From August to October, the size of the Dutch labour force (the active and unemployed labour force combined) increased by 9 thousand people monthly on average. This is mainly due to a sharp increase in the number of employed in October. There were 4.2 million people in October who did not have paid work for a variety of reasons. In addition to the unemployed, 3.8 million people were not looking and/or immediately available for work recently. These people are not counted towards the labour force. Their number decreased by an average of 5 thousand per month over the past three months.
Unemployment declined further in October
In order to enable comparison of cyclical movements in the labour market between countries, the unemployment indicator of the International Labour Organisation (ILO) is often taken as a measure. According to this indicator, the ‘unemployed’ includes all 15 to 74-year-olds who do not have paid work but who have been looking for paid work recently and who are immediately available. There were 406 thousand unemployed in October, equivalent to 4.3 percent of the labour force. In September, this was 4.4 percent (413 thousand). Between March and August, unemployment was still rising on a monthly basis, from 273 thousand to 426 thousand.
|Jaar||Maand||Unemployment indicator (ILO)|
(15 to 74 yrs, seasonally adjusted) (x 1,000)
|WW benefits (15 yrs to pension entitlement age) (x 1,000)|
|*The unemployment figures for October are provisional.|
UWV: Number of current unemployment benefits the same in October
After the number of current unemployment (WW) benefits had fallen for two months in a row, it stabilised in October. Just as in September, UWV provided 278 thousand WW benefits at the end of October. Year-on-year, the number of WW benefits was up by 19.2 percent. The largest year-on-year increase was seen among occupations in the service sector and in transport and logistics.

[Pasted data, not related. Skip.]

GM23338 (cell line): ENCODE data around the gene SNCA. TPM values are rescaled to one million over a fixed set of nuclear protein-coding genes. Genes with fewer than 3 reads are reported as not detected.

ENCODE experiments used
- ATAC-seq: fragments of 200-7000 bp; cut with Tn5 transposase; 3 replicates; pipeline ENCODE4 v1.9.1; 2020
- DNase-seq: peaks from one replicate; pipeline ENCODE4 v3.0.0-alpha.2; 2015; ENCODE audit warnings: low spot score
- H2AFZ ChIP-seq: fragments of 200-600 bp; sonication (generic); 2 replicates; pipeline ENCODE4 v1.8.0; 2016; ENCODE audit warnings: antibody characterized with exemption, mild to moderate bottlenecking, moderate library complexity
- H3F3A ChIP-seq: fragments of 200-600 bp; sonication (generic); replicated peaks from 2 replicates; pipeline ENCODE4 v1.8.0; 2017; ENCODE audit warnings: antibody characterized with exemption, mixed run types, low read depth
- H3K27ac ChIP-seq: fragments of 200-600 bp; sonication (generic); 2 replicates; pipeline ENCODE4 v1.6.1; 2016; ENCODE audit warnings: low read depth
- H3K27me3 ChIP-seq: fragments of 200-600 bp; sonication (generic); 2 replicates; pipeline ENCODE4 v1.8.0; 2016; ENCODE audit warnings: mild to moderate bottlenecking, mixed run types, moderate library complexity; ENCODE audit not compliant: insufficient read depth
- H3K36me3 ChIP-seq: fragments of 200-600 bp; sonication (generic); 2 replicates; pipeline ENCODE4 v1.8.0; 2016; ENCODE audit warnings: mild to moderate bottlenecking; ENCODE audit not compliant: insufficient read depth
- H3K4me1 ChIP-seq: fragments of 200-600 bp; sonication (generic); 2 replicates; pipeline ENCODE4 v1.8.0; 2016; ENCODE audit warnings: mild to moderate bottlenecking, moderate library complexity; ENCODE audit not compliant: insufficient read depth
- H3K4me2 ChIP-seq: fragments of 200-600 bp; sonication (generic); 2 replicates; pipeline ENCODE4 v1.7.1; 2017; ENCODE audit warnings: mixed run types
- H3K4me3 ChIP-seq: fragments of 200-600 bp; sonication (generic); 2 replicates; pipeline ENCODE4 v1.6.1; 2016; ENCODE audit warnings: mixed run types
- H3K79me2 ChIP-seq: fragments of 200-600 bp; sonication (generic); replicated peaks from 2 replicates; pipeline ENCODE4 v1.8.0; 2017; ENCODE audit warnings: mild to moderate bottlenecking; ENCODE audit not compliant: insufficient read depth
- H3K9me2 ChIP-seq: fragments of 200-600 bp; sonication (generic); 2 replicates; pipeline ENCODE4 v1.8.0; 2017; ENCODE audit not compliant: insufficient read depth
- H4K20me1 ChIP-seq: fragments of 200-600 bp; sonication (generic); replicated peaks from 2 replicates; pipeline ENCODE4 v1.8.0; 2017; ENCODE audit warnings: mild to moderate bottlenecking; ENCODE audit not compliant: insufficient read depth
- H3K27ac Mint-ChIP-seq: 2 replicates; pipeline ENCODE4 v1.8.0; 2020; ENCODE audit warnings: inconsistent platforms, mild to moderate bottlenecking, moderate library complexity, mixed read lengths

UWV: More new WW benefits, mainly in accommodation and food services
In October, 8.5 thousand new WW benefits were granted each week on average. This represents an increase of 37 percent on the previous month. The sharpest rise was recorded in accommodation and food services. Because an average of 8.5 thousand WW benefits per week were also terminated, the total number of benefits remained the same.
Decline in unemployment
The decline in unemployment over the past three months is the result of underlying flows between the active, unemployed and inactive labour force. This is visualised in the diagram below.
In October, 406 thousand people were unemployed. This number stood at 419 thousand three months previously, in July. This means that unemployment declined by 13 thousand over this period (4 thousand per month on average). This was mainly because there were more people who found work (from unemployed to employed) than became unemployed because they were out of work (from employed to unemployed). On balance, this resulted in unemployment declining by 30 thousand over the past three months.
On the other hand, there were more people who started seeking work (from inactive labour force to unemployed) than unemployed who stopped seeking (from unemployed to inactive labour force). On balance, this resulted in unemployment increasing by 17 thousand persons.
This means that the unemployed labour force may grow as a result of either more people in work or out of work. In the months of July, August and September, unemployment increased mainly due to a growing number out of work. This group was much larger than in October (67 thousand, 88 thousand and 44 thousand respectively), because considerably more people started seeking work in this period. In addition, the unemployed labour force still grew in July and August as more people lost their job. This is no longer the case as of September.
At the start of the coronavirus crisis, the number of people in work fell sharply, among young people in particular. Over the past few months, job losses have been less pronounced and the influx from the inactive labour force, especially among young people, has returned to pre-crisis levels, driving employment up again.
Every month, CBS publishes figures on the labour force in accordance with international guidelines. The corresponding indicators, i.e. the employed and unemployed labour force, are used around the world to describe cyclical developments on the labour market. Monthly figures are essential in this respect. In addition, UWV issues its own monthly figures on unemployment benefits. Figures released by UWV do not correspond one-to-one with the labour force indicators.